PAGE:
The Asia-born population and their descendants in Australia: exploring their heterogeneous labour market outcomes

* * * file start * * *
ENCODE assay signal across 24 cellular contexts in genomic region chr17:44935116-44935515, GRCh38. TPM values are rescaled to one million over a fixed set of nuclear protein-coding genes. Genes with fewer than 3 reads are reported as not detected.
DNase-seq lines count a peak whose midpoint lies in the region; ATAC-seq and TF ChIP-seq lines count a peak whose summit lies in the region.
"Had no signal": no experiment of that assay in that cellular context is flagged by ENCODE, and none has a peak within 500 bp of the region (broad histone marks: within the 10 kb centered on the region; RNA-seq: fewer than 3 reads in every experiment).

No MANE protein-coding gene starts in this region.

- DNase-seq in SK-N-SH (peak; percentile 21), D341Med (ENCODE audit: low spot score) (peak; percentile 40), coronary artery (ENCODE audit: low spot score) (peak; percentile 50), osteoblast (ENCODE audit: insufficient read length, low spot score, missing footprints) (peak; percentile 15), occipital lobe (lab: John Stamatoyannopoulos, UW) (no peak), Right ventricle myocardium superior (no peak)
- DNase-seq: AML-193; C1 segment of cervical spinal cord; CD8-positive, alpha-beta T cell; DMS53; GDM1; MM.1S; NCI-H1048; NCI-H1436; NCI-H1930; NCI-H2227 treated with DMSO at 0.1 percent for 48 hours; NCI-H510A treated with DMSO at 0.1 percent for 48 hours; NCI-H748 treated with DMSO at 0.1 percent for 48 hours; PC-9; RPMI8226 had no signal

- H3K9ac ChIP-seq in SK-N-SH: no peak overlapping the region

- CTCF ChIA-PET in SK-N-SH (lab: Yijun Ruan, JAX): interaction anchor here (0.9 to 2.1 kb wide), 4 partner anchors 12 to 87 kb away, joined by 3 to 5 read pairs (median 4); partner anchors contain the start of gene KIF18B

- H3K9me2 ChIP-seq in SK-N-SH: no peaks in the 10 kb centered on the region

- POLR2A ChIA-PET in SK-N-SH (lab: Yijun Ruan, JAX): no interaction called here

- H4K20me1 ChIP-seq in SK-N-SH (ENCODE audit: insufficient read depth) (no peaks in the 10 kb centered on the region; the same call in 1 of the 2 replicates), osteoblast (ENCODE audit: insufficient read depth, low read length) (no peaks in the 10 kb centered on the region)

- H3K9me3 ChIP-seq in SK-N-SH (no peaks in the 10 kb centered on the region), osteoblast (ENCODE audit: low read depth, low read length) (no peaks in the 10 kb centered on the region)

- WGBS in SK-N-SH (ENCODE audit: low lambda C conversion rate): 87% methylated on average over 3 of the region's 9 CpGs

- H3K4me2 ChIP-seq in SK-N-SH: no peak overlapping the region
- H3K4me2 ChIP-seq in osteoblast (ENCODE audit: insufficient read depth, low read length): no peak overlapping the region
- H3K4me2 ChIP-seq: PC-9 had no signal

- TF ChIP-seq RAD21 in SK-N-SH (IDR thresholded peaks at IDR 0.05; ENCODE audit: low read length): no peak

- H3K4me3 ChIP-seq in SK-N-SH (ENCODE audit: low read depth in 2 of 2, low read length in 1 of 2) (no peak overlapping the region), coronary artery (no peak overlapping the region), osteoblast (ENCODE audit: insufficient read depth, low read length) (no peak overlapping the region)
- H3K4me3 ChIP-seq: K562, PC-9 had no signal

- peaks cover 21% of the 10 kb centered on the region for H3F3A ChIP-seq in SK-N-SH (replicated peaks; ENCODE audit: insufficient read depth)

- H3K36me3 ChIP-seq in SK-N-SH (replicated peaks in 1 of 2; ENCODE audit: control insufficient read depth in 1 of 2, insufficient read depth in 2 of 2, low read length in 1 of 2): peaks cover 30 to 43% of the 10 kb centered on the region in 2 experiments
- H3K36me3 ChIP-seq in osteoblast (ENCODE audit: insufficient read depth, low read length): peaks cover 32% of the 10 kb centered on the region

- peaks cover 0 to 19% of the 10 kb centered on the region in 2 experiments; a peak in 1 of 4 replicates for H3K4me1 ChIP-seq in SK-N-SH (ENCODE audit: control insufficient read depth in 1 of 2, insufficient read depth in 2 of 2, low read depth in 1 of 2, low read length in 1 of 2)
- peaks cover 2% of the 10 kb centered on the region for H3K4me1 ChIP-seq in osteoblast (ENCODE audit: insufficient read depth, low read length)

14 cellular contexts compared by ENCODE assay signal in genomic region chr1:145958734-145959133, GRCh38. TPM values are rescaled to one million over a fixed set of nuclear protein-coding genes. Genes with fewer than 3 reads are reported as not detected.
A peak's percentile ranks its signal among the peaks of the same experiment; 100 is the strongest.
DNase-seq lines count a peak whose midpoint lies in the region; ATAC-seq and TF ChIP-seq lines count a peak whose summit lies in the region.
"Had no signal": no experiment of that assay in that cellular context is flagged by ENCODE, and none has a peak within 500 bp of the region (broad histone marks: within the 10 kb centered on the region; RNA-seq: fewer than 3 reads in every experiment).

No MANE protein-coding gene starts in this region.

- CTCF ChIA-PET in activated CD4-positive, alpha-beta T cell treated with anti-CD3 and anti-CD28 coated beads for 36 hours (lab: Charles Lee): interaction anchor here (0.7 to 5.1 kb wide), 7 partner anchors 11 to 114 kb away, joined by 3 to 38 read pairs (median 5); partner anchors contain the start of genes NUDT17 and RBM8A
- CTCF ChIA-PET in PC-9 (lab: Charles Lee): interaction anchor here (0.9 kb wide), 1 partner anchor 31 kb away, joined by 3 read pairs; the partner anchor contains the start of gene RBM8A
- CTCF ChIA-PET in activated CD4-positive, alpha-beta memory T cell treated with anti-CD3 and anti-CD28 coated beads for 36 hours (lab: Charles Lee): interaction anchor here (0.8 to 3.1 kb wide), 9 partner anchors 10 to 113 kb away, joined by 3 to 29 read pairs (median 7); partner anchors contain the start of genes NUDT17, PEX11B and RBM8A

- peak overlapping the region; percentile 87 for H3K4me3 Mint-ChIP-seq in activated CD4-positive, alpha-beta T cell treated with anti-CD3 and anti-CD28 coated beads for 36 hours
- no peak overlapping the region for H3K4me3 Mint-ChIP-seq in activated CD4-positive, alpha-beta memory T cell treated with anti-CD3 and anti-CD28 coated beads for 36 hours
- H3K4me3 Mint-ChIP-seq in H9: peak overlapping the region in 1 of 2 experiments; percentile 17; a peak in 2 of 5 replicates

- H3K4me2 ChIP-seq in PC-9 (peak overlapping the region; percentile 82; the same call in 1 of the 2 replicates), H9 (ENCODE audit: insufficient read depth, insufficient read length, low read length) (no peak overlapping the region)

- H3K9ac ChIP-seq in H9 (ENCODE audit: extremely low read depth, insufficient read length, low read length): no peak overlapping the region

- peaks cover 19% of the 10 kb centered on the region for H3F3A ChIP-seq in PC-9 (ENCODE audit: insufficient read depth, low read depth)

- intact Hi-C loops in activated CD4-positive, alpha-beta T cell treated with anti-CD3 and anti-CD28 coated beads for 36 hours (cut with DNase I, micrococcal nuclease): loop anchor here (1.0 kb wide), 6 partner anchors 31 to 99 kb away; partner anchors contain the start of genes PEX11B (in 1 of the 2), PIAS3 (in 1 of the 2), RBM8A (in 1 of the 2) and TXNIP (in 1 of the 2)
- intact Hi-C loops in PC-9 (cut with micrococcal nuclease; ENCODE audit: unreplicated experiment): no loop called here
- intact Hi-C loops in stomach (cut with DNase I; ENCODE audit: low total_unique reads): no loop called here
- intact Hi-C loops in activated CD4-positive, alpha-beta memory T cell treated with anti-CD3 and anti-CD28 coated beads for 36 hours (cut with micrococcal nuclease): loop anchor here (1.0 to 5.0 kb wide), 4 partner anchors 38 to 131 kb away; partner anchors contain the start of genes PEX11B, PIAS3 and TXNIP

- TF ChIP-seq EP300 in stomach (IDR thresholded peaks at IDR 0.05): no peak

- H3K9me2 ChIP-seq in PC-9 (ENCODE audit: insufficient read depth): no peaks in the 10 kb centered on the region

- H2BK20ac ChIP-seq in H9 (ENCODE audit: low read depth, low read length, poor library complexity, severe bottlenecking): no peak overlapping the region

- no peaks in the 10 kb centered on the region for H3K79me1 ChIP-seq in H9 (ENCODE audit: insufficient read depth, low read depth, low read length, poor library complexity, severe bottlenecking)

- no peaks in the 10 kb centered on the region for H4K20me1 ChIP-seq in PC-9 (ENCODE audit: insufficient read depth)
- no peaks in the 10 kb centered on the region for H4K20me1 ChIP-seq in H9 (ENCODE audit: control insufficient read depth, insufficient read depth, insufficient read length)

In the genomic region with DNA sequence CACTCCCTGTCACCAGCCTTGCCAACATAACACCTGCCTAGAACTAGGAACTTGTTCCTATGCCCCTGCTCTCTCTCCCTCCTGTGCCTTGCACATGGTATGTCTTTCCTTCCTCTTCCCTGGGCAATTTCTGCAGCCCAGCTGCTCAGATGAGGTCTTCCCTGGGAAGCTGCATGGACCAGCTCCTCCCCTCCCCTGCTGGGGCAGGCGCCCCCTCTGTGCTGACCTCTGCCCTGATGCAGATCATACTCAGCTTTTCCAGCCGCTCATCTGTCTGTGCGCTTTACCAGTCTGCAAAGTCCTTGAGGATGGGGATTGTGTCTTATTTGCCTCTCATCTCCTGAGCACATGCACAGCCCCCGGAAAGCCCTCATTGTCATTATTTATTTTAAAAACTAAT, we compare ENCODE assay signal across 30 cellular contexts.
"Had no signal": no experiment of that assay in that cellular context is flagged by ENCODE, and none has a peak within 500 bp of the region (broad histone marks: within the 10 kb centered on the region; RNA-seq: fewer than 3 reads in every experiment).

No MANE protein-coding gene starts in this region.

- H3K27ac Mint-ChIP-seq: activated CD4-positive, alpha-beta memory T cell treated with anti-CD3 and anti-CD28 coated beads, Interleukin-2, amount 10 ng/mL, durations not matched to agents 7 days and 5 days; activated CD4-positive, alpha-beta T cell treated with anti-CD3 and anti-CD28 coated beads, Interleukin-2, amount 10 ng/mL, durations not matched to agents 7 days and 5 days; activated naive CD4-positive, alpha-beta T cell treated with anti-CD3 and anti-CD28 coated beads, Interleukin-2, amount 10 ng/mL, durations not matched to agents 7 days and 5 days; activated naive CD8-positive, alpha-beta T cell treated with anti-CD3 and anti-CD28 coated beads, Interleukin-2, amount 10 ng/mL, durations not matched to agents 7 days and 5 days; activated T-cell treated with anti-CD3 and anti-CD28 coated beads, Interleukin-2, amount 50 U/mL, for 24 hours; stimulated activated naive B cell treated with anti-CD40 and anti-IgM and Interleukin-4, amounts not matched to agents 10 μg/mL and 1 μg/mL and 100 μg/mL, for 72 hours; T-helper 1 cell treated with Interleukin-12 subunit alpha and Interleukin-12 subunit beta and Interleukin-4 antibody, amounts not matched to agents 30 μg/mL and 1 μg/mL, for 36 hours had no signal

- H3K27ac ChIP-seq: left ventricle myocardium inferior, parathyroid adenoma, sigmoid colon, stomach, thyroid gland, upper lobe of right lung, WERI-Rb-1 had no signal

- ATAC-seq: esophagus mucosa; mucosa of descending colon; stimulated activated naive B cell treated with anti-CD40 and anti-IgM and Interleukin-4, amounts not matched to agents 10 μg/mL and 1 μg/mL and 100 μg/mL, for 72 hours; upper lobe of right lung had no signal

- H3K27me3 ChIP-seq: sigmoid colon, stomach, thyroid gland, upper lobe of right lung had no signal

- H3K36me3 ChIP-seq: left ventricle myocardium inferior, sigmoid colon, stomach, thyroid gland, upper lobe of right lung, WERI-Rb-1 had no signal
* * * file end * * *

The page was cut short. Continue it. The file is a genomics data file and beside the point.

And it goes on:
In the decade leading up to 2016, most immigrants arriving in Australia came from Asia, mainly as skilled immigrants. Due to previously small population sizes, the existing literature of immigrant labour market outcomes tended to categorise the Asian population as a homogeneous group with immigrants from other non-English speaking backgrounds. This thesis aims to address a gap in knowledge of Asian intra- and inter-group diversity by delineating the Asian population by country of birth, religious affiliation and generational status. The thesis uses Australian census data from 2011 and 2016 and employs multivariate regression methods. First, this thesis applies a new extension of the realised matches method of measuring over-education to explore the significant differences in the likelihood and severity of an education-occupation mismatch among Asian birthplace groups. The results show that serious cases of over-education are significantly more likely among Asian immigrants—predominantly China-born and India-born—than among other immigrants. It then examines the employment likelihood, occupational status and earnings of the largest Asian birthplace groups and religious subgroups in Australia. The results highlight the critically important role of religion in explaining Asian immigrant labour market outcomes. A birthplace-religion interaction also highlights significant variation in the effects of religion across the Asian birthplace groups. Finally, this thesis explores the occupational status of 1.5 generation and 2nd-generation Asian immigrants in comparison with their 1st-generation counterparts. The results show greater intergenerational upward occupational mobility for all the selected Asian groups compared with immigrants from other countries. However, the extent of upward occupational mobility varies greatly between Asian birthplace groups. The findings of this thesis deepen the understanding of the heterogeneity in Asian immigrants’ labour market integration in Australia. The implications of the findings for immigrant selection, immigrant settlement programs and diversity management practices are also outlined.